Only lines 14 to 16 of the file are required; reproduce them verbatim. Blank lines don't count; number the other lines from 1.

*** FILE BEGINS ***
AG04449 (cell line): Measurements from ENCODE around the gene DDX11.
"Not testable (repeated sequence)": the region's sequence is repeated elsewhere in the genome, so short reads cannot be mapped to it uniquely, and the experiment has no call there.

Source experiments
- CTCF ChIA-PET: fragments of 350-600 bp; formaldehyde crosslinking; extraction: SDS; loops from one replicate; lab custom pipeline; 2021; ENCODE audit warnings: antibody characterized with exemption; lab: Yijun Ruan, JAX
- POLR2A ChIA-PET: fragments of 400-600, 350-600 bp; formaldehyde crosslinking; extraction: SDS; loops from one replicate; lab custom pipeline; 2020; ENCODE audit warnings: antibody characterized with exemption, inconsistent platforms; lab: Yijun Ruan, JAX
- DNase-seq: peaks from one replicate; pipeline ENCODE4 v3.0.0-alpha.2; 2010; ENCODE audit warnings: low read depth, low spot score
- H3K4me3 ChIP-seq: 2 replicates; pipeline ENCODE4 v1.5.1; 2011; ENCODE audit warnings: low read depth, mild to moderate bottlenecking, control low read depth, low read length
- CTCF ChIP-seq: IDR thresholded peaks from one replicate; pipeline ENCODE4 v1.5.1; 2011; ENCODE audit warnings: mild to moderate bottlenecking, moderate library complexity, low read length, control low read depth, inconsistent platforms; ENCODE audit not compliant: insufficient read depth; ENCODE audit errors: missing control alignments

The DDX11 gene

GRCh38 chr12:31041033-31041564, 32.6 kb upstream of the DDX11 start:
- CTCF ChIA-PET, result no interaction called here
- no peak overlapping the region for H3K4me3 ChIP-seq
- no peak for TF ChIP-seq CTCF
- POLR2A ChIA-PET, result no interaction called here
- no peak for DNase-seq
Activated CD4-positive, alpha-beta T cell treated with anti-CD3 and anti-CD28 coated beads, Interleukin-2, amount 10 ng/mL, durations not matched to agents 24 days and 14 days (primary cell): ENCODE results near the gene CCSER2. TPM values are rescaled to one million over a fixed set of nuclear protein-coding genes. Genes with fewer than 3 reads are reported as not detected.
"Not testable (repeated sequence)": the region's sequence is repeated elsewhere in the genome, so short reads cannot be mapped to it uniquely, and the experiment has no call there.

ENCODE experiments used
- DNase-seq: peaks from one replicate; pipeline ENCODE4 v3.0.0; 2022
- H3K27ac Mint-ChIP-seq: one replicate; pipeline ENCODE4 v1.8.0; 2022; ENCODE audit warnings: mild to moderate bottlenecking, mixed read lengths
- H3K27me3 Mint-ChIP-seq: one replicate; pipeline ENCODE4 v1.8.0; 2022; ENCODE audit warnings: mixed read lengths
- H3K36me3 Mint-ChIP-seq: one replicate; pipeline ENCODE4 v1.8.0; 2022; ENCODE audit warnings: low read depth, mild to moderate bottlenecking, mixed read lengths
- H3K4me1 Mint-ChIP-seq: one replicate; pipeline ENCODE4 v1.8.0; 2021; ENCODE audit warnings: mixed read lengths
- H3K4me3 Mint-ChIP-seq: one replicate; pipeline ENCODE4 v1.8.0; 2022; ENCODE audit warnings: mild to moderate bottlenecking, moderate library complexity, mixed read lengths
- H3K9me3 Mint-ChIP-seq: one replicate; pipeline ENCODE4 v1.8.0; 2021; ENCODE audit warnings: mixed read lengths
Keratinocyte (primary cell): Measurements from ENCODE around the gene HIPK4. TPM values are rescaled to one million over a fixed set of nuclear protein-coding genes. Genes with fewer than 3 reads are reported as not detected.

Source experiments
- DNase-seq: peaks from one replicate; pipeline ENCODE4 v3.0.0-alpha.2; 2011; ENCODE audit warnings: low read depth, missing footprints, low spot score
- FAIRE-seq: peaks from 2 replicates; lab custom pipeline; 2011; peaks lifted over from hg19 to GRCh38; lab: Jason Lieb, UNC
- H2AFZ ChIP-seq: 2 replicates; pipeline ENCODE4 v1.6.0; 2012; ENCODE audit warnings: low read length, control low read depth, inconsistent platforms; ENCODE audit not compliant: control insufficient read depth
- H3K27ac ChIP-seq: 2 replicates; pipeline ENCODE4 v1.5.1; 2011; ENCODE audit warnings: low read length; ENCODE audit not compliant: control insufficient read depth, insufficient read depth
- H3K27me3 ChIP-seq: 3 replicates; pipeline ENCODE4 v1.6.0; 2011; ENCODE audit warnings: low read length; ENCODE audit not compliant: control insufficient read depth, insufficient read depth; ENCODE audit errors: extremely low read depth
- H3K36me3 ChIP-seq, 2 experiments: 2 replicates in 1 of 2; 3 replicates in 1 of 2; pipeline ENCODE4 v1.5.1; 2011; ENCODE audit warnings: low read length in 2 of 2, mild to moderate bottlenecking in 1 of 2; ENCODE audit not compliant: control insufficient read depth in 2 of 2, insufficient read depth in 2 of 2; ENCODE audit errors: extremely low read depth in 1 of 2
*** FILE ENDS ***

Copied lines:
- POLR2A ChIA-PET, result no interaction called here
- no peak for DNase-seq
Activated CD4-positive, alpha-beta T cell treated with anti-CD3 and anti-CD28 coated beads, Interleukin-2, amount 10 ng/mL, durations not matched to agents 24 days and 14 days (primary cell): ENCODE results near the gene CCSER2. TPM values are rescaled to one million over a fixed set of nuclear protein-coding genes. Genes with fewer than 3 reads are reported as not detected.